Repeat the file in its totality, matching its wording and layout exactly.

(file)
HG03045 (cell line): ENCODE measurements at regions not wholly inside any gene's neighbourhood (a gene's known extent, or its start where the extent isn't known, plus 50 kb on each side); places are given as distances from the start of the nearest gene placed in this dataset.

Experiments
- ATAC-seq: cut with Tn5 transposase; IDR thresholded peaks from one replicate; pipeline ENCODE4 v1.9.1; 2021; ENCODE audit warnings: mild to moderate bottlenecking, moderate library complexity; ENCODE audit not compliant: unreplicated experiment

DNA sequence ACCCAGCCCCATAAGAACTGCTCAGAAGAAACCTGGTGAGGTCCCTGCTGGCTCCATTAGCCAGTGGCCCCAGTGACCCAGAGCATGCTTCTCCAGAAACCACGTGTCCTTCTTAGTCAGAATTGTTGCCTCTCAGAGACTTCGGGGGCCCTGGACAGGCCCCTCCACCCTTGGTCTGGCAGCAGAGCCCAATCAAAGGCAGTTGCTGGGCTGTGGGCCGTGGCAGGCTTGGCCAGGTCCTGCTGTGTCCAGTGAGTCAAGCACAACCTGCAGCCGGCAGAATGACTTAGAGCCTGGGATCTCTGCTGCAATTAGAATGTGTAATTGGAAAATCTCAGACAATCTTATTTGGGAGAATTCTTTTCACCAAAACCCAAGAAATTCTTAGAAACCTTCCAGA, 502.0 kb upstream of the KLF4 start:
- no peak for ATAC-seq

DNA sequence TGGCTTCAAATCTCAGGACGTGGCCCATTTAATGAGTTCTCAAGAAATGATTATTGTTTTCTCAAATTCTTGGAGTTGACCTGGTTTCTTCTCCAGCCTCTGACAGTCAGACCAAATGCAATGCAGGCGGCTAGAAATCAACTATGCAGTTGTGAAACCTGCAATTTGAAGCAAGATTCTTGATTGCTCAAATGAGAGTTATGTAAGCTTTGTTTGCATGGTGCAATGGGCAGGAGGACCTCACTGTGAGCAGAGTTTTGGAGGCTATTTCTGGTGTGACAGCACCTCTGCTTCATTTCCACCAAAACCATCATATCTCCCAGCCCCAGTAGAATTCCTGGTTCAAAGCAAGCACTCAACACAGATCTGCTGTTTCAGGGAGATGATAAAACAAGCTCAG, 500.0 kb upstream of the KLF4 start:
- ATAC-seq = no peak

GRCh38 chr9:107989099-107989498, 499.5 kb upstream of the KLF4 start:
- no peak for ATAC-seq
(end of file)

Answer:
HG03045 (cell line): ENCODE measurements at regions not wholly inside any gene's neighbourhood (a gene's known extent, or its start where the extent isn't known, plus 50 kb on each side); places are given as distances from the start of the nearest gene placed in this dataset.

Experiments
- ATAC-seq: cut with Tn5 transposase; IDR thresholded peaks from one replicate; pipeline ENCODE4 v1.9.1; 2021; ENCODE audit warnings: mild to moderate bottlenecking, moderate library complexity; ENCODE audit not compliant: unreplicated experiment

DNA sequence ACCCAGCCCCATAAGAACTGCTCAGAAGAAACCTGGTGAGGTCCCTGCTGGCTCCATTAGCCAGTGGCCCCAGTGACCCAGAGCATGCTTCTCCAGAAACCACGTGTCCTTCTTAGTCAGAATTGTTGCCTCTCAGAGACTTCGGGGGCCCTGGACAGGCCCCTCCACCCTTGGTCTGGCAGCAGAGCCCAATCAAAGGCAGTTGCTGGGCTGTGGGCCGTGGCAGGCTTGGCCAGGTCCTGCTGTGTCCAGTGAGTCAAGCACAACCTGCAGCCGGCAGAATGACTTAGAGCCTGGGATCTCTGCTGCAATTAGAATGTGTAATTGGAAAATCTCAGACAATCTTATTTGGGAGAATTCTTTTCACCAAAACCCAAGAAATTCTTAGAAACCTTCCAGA, 502.0 kb upstream of the KLF4 start:
- no peak for ATAC-seq

DNA sequence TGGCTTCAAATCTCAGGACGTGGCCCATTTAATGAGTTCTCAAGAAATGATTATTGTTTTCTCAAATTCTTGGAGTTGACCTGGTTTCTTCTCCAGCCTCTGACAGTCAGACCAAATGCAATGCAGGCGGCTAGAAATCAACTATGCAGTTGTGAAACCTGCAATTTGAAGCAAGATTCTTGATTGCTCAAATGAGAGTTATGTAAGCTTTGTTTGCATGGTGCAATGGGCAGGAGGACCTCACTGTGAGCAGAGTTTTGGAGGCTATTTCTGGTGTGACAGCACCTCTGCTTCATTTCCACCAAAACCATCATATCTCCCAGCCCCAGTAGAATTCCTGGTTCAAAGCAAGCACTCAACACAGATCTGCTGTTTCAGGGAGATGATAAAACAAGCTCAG, 500.0 kb upstream of the KLF4 start:
- ATAC-seq = no peak

GRCh38 chr9:107989099-107989498, 499.5 kb upstream of the KLF4 start:
- no peak for ATAC-seq